How to Sew a Ripped Seam

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If you’re distressed about your ripped seam and worried about spending money for repair, this guide will show you how to sew a ripped seam on your own. You don’t need to bring your clothes to the repair center. Mending a seam is actually simple and easy. Don’t toss your clothes just yet because you can sew a ripped seam with a few simple steps. You just need to replace the thread.

Assess the Damage

First, you need to check how big the damage is. This will guide you on what you need to sew. To properly see the damage, turn your garment inside out and look for the area on the seam that has turned into a hole.

If you have a surged garment, you will see that a lot of threads are overlapping the edges of the seams. It will be in a zigzag or looping pattern. If this is the case and they are damaged, you will have to remove them. If not, you can simply leave them alone because you only need to replace the seam threads.

Prevent Further Damage

Before you proceed to sew a ripped seam, you need to make sure that you prevent further damage to the garment. Once you’ve assessed the damage, you need to tie the threads on the seam to stop it from unraveling any further. You will see two threads at each end of the opening so you will have 4 in total.

Tie the two threads at the end of the ripped seam together. Make sure that it’s snug at the edge of the seam. Do a double knot. Do the same for the threads at the other end of the torn seam. Now, you will only have one hole in the middle. You are now ready to sew a ripped seam.

Basic Hand Stitches

To sew a ripped seam, you would need to use at least a basic hand stitch. You can choose a stitch depending on your comfort, skills, and preferences. Here are the basic hand stitches that you can use to sew a ripped seam.

  • Running Stitch

    The most basic of hand stitches is the running stitch. All other forms of stitches are based on the running stitch. It’s a very simple hand stitch but it’s very effective in repairing clothing. You can use the running stitch to sew patches into clothing, repair hems, and reattach a strap or other pieces of fabric back to its main piece. This is also the easiest option for beginners. It only involves going in a single straight line.

  • Back Stitch

    This is an advanced variation of the running stitch. To do this, you have to constantly step back and go 2 steps forward along the stitch line. This hand stitch is a very strong and flexible stitch for repairing areas that have been worn out and to sew a ripped seam. It’s ideal for reattaching zippers and repairing tears. You can use a back stitch where a running stitch is applicable. It would be stronger and would last longer.

  • Whip Stitch

    You can also use the whip stitch to sew a ripped seam. It’s a bit more complicated but it’s a lot more useful than the basic running stitch. You can use this technique to fix bigger damages like a busted seam on pants, pockets that have split open, and hems that have split at the bottom.

Of course, there are other hand stitches that you can use but those are the basic ones that you can choose from to sew a ripped seam.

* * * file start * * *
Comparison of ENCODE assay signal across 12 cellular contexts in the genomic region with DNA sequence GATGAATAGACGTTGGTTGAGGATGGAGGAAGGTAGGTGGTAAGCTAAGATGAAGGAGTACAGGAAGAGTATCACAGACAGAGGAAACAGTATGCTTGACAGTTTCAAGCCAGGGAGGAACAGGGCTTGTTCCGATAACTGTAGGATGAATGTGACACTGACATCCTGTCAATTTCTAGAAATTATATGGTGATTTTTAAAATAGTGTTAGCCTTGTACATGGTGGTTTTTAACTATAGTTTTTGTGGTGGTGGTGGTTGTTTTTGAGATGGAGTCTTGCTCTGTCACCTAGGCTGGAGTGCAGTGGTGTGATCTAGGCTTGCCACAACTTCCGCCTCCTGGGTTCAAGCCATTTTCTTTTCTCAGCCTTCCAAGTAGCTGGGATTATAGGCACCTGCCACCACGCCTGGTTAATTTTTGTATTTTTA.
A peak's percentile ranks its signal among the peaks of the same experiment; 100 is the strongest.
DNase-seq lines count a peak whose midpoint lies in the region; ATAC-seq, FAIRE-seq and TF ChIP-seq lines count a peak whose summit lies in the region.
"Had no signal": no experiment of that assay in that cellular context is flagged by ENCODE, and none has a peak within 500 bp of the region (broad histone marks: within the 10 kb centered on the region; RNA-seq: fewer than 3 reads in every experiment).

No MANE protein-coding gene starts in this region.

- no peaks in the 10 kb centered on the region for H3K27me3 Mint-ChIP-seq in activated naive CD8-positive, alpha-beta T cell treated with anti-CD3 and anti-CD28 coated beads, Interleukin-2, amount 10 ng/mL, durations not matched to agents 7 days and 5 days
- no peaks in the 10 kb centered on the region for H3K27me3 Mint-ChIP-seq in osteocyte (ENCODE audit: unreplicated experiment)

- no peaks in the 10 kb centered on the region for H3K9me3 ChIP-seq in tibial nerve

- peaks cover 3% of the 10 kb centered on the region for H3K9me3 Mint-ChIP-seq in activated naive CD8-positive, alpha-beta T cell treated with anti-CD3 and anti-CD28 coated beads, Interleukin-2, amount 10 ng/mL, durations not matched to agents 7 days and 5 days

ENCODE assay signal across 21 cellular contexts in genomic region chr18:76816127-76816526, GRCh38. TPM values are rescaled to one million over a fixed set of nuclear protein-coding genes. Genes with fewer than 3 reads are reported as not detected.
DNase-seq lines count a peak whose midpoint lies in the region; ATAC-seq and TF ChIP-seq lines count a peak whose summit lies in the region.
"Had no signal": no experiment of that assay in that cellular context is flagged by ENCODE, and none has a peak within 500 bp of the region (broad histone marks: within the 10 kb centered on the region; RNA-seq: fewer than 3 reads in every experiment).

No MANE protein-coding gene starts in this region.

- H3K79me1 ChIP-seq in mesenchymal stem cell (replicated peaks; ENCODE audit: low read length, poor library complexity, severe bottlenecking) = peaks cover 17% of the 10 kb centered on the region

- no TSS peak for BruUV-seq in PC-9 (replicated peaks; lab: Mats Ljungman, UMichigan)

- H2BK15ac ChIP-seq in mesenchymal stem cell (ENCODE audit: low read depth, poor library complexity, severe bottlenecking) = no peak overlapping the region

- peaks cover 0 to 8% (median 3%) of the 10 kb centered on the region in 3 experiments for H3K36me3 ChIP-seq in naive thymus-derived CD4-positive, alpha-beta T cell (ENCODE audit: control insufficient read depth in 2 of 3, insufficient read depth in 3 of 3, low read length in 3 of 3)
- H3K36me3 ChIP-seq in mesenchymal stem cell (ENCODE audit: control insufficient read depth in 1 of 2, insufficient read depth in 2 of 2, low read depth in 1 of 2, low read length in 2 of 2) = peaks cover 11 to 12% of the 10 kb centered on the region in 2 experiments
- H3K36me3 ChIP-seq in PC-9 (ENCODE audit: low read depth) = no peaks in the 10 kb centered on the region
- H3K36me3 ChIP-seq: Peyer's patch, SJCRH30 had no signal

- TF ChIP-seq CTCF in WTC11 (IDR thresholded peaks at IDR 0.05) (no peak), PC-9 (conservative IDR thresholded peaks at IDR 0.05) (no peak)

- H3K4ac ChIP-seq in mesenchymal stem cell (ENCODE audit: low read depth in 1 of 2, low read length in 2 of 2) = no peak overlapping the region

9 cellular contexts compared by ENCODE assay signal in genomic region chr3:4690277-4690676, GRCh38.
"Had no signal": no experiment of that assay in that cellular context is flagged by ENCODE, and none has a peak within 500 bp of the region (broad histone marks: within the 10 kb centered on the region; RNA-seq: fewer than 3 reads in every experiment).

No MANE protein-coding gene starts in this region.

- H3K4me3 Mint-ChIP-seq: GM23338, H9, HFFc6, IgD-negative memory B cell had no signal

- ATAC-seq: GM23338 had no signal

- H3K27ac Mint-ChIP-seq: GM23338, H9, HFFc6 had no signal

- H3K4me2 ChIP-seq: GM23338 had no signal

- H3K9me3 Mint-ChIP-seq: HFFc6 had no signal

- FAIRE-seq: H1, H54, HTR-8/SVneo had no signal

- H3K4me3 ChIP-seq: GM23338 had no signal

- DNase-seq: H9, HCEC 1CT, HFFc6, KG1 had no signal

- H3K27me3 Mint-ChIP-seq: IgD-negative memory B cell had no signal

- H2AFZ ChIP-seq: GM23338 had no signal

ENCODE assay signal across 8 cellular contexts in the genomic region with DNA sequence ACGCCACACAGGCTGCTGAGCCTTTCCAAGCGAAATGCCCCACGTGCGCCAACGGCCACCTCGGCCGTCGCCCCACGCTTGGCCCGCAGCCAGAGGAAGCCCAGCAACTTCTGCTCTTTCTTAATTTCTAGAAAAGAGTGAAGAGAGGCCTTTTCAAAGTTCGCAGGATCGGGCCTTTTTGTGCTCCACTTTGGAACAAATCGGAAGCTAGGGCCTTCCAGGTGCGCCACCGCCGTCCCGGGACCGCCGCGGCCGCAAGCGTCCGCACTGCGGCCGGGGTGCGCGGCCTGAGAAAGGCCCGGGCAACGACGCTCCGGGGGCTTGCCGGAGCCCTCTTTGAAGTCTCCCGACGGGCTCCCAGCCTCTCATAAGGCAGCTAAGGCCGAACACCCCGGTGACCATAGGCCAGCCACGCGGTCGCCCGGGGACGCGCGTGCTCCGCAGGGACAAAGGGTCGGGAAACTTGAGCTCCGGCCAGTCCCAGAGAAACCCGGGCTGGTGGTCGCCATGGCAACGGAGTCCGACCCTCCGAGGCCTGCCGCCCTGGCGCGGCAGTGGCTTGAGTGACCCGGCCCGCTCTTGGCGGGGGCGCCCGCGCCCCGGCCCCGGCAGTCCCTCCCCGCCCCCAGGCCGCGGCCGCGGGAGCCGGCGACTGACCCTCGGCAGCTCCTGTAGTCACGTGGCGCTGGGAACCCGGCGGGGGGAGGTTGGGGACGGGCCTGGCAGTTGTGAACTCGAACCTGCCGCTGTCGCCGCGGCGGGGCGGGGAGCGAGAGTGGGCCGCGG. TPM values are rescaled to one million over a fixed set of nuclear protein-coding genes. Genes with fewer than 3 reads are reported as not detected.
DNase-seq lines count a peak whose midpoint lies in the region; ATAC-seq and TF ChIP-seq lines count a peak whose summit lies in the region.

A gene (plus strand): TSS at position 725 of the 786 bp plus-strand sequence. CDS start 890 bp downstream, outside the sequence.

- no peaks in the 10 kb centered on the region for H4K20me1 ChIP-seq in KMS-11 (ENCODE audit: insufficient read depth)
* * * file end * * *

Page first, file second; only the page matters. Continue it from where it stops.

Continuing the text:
Steps to Sew a Ripped Seam

Now that you have chosen the kind of stitch that you want to use, you can proceed to sew a ripped seam with that hand stitch.

  • What You’ll Need

    Here are the tools that you will need to sew a ripped seam.

    Scissors

    A sewing kit

    Thread

    Fusion tape – optional

    Liquid seam sealer – optional

    Seam ripper – optional

  • Sew a Straight Stitch

    Prepare your thread and needle. Start by inserting the needle at the end of the hole of the seam where it’s closed. Insert it about half an inch from where the seam started to open. Sew a straight stitch above the seam that’s still in place. Then sew toward the open seam.

  • Sew Diagonally

    After sewing a straight stitch, sew a few stitches diagonally and bring it down. You will work your way just beneath the original stitch of the seam. Once you are in the open part of the seam, lay both sides of the seam together then sew straight below the old seam’s holes.

  • Use Straight Pins

    To help you hold the open seam together, you can use straight pins while you sew a ripped seam. If you are not comfortable using straight pins, you can use a masking tape instead. Fold the tape over the top of the seam to help you have a better view of the seam you are sewing.

  • Sew Below the Holes

    Finally, sew below the holes from the old seam thread. This will help you ensure that the holes do not appear when you’re wearing the garment. The holes will be a part of the seam but it should not be visible in your garment. Continue to sew in small stitches all the way to the other side of the seam that is open. Use the old holes as a guide to do a straight line.

  • Finishing

    To finish sewing the ripped seam, tie off the thread at the other side. Cut the thread about 1/8in away from the knot. Go to the other side of the seam and sew a few stitches diagonally upward. From here, you should work your way back to above the original stitching of the seam.

    When you’re done, it will look just like the side that you started on. By using the diagonal lines, your new seam will look more natural.

    Tie off the thread and cut it about 1/8 inch from the knot. Check if you’ve properly repaired the seam, turn the garment inside out.

Alternatively, you can use a sewing machine to sew a ripped seam. You can choose from Singer Sewing Machine, Brother Sewing Machine, or Michley Mini Sewing Machine.